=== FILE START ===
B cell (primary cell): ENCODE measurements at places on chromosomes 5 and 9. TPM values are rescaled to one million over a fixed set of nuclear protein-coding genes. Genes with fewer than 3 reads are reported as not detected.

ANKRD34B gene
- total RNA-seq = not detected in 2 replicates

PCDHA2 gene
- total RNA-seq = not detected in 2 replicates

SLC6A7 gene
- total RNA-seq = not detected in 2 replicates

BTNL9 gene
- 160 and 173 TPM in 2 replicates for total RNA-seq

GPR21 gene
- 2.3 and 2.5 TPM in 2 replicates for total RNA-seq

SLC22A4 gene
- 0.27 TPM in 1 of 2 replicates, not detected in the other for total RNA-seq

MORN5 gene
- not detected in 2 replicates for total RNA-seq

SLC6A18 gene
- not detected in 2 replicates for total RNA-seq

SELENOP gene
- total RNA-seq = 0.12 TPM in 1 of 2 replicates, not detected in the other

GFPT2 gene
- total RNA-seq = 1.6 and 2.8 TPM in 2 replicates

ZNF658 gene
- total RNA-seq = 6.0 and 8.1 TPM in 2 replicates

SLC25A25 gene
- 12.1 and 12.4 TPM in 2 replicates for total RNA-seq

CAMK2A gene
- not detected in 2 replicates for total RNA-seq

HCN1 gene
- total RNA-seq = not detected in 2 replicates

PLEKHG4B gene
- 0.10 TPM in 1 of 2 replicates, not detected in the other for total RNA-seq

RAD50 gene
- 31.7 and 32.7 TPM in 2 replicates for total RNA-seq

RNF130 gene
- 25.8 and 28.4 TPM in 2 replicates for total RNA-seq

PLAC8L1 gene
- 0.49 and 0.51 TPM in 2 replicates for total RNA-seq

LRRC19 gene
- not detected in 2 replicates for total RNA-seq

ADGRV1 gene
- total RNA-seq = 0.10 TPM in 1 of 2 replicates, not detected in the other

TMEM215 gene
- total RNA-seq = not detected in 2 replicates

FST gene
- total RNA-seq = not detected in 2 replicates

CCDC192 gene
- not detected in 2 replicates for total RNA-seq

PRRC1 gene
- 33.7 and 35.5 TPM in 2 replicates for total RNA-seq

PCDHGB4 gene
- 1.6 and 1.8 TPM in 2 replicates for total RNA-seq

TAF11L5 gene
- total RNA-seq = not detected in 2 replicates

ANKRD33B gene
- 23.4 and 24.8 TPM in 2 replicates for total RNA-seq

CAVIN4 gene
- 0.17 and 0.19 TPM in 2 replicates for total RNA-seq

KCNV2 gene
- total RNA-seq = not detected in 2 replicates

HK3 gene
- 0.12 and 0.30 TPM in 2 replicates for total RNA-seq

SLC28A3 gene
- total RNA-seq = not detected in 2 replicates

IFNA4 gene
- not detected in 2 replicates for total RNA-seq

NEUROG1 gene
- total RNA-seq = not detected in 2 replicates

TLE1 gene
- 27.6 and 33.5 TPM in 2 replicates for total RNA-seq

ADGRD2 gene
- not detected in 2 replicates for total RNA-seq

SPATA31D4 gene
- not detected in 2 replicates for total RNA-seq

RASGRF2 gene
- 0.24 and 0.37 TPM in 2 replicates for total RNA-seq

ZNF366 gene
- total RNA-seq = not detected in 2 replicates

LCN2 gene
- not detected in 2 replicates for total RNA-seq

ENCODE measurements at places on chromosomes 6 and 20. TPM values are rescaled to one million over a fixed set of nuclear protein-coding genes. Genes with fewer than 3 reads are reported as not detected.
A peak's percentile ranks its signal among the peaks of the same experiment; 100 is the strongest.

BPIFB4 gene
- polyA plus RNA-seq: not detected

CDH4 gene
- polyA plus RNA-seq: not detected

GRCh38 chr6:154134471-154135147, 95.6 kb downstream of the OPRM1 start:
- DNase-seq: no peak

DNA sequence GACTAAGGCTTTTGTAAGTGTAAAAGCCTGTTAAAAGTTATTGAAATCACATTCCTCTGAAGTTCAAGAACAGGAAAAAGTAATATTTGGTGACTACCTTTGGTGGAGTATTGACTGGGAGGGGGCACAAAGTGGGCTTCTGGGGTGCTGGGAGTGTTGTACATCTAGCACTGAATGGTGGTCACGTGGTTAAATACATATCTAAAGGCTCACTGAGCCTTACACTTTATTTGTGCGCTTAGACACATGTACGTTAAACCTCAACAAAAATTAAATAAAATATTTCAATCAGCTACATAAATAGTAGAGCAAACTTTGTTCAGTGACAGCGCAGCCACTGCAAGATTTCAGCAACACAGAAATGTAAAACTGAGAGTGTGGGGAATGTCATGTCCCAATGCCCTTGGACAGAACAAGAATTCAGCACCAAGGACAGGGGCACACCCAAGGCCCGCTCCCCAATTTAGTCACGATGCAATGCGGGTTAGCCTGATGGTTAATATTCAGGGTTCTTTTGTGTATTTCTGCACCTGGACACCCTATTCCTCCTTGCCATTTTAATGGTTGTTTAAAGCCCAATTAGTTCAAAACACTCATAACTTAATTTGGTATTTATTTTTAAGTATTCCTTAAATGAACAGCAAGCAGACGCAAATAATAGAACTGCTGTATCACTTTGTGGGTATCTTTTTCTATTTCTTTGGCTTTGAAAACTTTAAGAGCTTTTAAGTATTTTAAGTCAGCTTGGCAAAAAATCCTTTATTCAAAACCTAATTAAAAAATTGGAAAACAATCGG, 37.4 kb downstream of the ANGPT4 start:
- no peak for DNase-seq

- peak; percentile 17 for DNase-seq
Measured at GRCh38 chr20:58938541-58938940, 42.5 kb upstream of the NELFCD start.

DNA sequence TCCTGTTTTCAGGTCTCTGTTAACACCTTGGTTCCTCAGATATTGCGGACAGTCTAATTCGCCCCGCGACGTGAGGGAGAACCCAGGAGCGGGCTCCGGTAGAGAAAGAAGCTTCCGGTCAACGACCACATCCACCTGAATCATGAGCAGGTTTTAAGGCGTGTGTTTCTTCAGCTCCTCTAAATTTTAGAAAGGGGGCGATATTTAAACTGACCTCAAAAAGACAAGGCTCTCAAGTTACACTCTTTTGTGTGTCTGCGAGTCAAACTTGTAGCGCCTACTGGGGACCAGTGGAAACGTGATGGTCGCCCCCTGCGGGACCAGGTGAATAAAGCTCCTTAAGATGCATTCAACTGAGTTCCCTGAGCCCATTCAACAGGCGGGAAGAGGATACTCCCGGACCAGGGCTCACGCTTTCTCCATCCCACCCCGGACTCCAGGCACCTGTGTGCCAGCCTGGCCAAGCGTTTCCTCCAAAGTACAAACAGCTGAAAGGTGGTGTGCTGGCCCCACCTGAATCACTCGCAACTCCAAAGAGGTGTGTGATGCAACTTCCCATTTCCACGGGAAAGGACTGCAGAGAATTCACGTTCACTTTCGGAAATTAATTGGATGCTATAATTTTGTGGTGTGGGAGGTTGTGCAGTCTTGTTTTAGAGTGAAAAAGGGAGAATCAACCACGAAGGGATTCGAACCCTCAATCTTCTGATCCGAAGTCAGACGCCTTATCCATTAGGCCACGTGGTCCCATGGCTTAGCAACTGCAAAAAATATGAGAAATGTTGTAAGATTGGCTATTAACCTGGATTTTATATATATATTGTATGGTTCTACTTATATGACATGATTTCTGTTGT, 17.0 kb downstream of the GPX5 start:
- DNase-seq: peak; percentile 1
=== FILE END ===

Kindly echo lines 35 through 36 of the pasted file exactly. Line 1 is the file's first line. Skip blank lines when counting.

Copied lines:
- 25.8 and 28.4 TPM in 2 replicates for total RNA-seq

PLAC8L1 gene